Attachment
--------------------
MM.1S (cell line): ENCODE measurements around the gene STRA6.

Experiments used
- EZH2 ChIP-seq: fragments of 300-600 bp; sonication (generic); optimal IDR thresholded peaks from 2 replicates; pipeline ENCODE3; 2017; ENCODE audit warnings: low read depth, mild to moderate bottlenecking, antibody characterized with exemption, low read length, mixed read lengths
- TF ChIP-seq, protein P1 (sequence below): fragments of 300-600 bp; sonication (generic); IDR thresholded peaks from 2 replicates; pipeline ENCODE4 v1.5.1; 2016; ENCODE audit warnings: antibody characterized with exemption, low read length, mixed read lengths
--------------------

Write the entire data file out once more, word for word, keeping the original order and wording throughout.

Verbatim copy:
MM.1S (cell line): ENCODE measurements around the gene STRA6.

Experiments used
- EZH2 ChIP-seq: fragments of 300-600 bp; sonication (generic); optimal IDR thresholded peaks from 2 replicates; pipeline ENCODE3; 2017; ENCODE audit warnings: low read depth, mild to moderate bottlenecking, antibody characterized with exemption, low read length, mixed read lengths
- TF ChIP-seq, protein P1 (sequence below): fragments of 300-600 bp; sonication (generic); IDR thresholded peaks from 2 replicates; pipeline ENCODE4 v1.5.1; 2016; ENCODE audit warnings: antibody characterized with exemption, low read length, mixed read lengths